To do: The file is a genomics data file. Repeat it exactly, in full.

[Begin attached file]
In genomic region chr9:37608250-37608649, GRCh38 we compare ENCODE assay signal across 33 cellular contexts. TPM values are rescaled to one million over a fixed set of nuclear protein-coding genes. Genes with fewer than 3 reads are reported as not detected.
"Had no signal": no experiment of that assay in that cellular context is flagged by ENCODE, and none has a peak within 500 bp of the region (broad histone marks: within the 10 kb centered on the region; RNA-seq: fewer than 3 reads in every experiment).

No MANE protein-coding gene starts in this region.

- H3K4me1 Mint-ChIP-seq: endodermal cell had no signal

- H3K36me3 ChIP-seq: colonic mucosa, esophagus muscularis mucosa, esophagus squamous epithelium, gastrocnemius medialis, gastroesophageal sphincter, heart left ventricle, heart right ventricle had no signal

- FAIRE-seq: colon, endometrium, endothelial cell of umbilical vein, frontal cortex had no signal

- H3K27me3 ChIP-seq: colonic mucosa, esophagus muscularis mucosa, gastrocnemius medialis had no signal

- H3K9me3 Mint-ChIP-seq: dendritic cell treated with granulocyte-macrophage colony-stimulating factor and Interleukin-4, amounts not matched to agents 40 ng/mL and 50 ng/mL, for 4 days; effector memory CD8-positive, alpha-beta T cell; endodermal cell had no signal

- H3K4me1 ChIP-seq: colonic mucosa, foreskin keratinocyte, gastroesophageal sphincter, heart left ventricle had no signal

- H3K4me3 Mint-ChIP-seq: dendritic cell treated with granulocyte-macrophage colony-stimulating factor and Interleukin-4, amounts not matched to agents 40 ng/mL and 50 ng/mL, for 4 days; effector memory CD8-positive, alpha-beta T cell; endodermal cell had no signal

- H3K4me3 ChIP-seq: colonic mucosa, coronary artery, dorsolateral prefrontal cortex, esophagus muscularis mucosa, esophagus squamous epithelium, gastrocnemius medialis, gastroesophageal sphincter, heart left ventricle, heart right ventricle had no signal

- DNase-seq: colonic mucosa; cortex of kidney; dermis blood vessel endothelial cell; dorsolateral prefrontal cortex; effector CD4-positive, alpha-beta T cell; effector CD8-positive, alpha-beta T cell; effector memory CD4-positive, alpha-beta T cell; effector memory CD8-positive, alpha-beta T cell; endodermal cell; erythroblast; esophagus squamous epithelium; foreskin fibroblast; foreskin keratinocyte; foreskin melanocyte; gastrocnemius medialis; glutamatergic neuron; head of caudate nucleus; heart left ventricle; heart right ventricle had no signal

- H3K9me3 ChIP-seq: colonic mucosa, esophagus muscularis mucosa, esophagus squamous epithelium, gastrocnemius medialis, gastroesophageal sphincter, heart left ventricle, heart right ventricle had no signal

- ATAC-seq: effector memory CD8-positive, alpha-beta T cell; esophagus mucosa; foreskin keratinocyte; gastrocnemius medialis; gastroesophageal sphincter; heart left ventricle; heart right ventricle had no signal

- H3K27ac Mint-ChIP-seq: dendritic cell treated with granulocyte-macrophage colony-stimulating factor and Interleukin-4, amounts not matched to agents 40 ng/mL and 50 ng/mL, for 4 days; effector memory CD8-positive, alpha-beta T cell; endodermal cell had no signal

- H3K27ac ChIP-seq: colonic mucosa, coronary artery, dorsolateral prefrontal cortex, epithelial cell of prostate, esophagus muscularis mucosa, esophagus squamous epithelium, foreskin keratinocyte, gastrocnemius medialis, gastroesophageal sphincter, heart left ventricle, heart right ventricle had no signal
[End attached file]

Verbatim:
In genomic region chr9:37608250-37608649, GRCh38 we compare ENCODE assay signal across 33 cellular contexts. TPM values are rescaled to one million over a fixed set of nuclear protein-coding genes. Genes with fewer than 3 reads are reported as not detected.
"Had no signal": no experiment of that assay in that cellular context is flagged by ENCODE, and none has a peak within 500 bp of the region (broad histone marks: within the 10 kb centered on the region; RNA-seq: fewer than 3 reads in every experiment).

No MANE protein-coding gene starts in this region.

- H3K4me1 Mint-ChIP-seq: endodermal cell had no signal

- H3K36me3 ChIP-seq: colonic mucosa, esophagus muscularis mucosa, esophagus squamous epithelium, gastrocnemius medialis, gastroesophageal sphincter, heart left ventricle, heart right ventricle had no signal

- FAIRE-seq: colon, endometrium, endothelial cell of umbilical vein, frontal cortex had no signal

- H3K27me3 ChIP-seq: colonic mucosa, esophagus muscularis mucosa, gastrocnemius medialis had no signal

- H3K9me3 Mint-ChIP-seq: dendritic cell treated with granulocyte-macrophage colony-stimulating factor and Interleukin-4, amounts not matched to agents 40 ng/mL and 50 ng/mL, for 4 days; effector memory CD8-positive, alpha-beta T cell; endodermal cell had no signal

- H3K4me1 ChIP-seq: colonic mucosa, foreskin keratinocyte, gastroesophageal sphincter, heart left ventricle had no signal

- H3K4me3 Mint-ChIP-seq: dendritic cell treated with granulocyte-macrophage colony-stimulating factor and Interleukin-4, amounts not matched to agents 40 ng/mL and 50 ng/mL, for 4 days; effector memory CD8-positive, alpha-beta T cell; endodermal cell had no signal

- H3K4me3 ChIP-seq: colonic mucosa, coronary artery, dorsolateral prefrontal cortex, esophagus muscularis mucosa, esophagus squamous epithelium, gastrocnemius medialis, gastroesophageal sphincter, heart left ventricle, heart right ventricle had no signal

- DNase-seq: colonic mucosa; cortex of kidney; dermis blood vessel endothelial cell; dorsolateral prefrontal cortex; effector CD4-positive, alpha-beta T cell; effector CD8-positive, alpha-beta T cell; effector memory CD4-positive, alpha-beta T cell; effector memory CD8-positive, alpha-beta T cell; endodermal cell; erythroblast; esophagus squamous epithelium; foreskin fibroblast; foreskin keratinocyte; foreskin melanocyte; gastrocnemius medialis; glutamatergic neuron; head of caudate nucleus; heart left ventricle; heart right ventricle had no signal

- H3K9me3 ChIP-seq: colonic mucosa, esophagus muscularis mucosa, esophagus squamous epithelium, gastrocnemius medialis, gastroesophageal sphincter, heart left ventricle, heart right ventricle had no signal

- ATAC-seq: effector memory CD8-positive, alpha-beta T cell; esophagus mucosa; foreskin keratinocyte; gastrocnemius medialis; gastroesophageal sphincter; heart left ventricle; heart right ventricle had no signal

- H3K27ac Mint-ChIP-seq: dendritic cell treated with granulocyte-macrophage colony-stimulating factor and Interleukin-4, amounts not matched to agents 40 ng/mL and 50 ng/mL, for 4 days; effector memory CD8-positive, alpha-beta T cell; endodermal cell had no signal

- H3K27ac ChIP-seq: colonic mucosa, coronary artery, dorsolateral prefrontal cortex, epithelial cell of prostate, esophagus muscularis mucosa, esophagus squamous epithelium, foreskin keratinocyte, gastrocnemius medialis, gastroesophageal sphincter, heart left ventricle, heart right ventricle had no signal